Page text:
The presidency ages its incumbents prematurely, but none so much as Lincoln. He worked 14 hour days. During critical battles, he stayed up until the early daylight hours, reviewing telegraphic dispatches from the War Department. He battled chronic insomnia. Unlike modern presidents, Lincoln never took a vacation. He worked seven days each week, 52 weeks of the year, and left Washington only to visit the front or, on one occasion, to dedicate a battleground cemetery in Gettysburg, Pennsylvania. The president once told the journalist Noah Brooks that "nothing could touch the tired spot within, which was all tired." Day-Lewis makes you believe it. He plays Lincoln as he really was: a man in his mid-50s, shivering with cold in the dead of winter, weary, concerned, bones aching, mind distracted.
The most touching scenes in the film probe the depth of the Lincoln family's sorrow, as they continue to struggle with the death of their middle son, Willie, three years earlier. After Willie's death, the president took to locking himself in the boy's bedroom each Thursday, retreating for hours at a time into his private grief. "He was too good for this earth," Lincoln said, with tears in his eyes, "...but then we loved him so." Their younger son, Tad, became his father's constant companion. Many nights, Tad fell asleep in his father's office, until Lincoln knelt by his side and carried him off to bed. Day-Lewis reenacts this ritual with powerful authenticity and emotion.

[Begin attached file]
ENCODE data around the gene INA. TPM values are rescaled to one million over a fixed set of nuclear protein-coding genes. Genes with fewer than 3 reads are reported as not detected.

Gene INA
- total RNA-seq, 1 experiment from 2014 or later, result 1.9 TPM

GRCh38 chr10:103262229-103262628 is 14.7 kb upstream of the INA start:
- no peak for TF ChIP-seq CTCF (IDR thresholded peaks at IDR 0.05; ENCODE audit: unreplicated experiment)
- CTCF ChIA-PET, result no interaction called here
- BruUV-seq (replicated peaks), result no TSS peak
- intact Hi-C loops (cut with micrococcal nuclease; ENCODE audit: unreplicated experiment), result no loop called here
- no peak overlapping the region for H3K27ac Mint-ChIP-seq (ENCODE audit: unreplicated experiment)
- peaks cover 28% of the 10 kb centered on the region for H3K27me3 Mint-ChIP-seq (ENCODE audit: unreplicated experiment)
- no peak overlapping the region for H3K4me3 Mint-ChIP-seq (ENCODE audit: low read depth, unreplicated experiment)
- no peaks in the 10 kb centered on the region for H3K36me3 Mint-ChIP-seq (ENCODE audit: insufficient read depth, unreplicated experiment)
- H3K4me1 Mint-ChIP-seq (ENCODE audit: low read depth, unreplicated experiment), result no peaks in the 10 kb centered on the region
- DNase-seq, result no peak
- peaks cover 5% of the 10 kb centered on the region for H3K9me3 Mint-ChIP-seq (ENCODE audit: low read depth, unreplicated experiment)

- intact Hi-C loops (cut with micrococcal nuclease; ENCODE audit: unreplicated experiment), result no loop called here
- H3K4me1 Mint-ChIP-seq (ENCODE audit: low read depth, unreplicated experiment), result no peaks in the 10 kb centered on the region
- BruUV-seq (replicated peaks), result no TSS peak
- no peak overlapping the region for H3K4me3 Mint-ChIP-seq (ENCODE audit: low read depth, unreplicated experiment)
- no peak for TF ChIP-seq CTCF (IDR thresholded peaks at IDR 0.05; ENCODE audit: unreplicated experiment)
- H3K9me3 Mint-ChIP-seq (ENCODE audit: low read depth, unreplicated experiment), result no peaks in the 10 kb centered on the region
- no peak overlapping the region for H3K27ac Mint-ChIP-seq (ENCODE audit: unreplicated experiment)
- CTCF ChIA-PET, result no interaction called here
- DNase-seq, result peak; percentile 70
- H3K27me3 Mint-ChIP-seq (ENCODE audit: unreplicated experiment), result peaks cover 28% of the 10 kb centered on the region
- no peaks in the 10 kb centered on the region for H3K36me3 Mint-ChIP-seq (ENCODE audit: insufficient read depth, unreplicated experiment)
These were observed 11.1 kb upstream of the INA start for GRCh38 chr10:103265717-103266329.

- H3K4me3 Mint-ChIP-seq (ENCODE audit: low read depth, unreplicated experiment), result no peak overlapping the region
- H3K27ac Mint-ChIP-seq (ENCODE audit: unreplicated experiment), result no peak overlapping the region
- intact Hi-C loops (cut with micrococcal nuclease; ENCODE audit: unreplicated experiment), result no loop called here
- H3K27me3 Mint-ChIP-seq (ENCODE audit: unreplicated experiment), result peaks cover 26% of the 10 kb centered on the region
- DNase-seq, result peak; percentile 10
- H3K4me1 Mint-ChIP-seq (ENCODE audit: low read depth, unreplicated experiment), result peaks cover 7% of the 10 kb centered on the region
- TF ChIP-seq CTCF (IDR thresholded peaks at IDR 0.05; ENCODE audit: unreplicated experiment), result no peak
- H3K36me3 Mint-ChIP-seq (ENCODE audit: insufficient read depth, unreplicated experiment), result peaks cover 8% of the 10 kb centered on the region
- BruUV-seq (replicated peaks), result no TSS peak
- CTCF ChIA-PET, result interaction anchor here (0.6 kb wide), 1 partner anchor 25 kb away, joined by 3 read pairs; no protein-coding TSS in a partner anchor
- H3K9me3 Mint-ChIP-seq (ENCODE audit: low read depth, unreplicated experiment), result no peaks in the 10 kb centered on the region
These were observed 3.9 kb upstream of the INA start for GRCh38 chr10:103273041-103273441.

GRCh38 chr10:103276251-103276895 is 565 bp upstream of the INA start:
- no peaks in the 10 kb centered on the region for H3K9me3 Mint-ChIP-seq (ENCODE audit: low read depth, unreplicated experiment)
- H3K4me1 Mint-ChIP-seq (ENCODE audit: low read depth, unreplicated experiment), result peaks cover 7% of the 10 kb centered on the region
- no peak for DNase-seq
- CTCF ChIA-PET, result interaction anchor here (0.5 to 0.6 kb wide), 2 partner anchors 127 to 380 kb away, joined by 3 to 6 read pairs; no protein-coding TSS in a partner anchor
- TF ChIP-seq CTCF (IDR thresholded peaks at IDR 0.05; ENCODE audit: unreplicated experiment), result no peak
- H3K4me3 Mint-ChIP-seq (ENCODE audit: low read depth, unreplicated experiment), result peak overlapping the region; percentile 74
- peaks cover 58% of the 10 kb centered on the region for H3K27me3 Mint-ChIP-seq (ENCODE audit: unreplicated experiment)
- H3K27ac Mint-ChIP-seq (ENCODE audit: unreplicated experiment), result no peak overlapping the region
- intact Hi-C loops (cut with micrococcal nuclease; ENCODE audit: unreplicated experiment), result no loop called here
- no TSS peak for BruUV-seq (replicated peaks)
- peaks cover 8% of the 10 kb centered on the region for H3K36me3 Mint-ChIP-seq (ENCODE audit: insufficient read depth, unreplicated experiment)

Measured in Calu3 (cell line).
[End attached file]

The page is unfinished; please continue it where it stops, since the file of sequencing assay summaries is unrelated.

Over time, Lincoln came to view the war as God's divine punishment for the sin of slavery, and in some fashion, he saw Willie's death as the personal cross that he must bear to atone for that crime. The film does not make Lincoln out to be humble, and indeed he wasn't. "It is absurd to call him a modest man," Hay later remarked. "No great man was ever modest." Lincoln's "intellectual arrogance and unconscious assumption of superiority" were hallmarks of his personality. His certainty allowed him to preside over a carnival of death. As Day-Lewis plays the part, Lincoln has the people's touch, but he never once confuses himself for common. His determination to clean house of slavery stemmed from a belief that he was acting as the hand of God, and when leaders begin to think that way, they either become very frightening or other-worldly. Day-Lewis gets that, too.
Every good story needs an antihero. Lincoln also follows the motives and machinations of Thaddeus Stevens, the stern, steely eyed chairman of the Ways and Means Committee, a position that in the 19th century doubled as House Majority Leader. He was "the dictator of the house"—a zealot in the cause of freedom and racial equality. Brilliant, sharp-tongued, and tremendously intimidating to friend and foe alike. In life, Stevens had little patience for Lincoln, whom he viewed as a temporizing moderate. In Spielberg's movie, he is the president's sworn enemy, cautiously willing to drop his armor and work with the president to abolish slavery.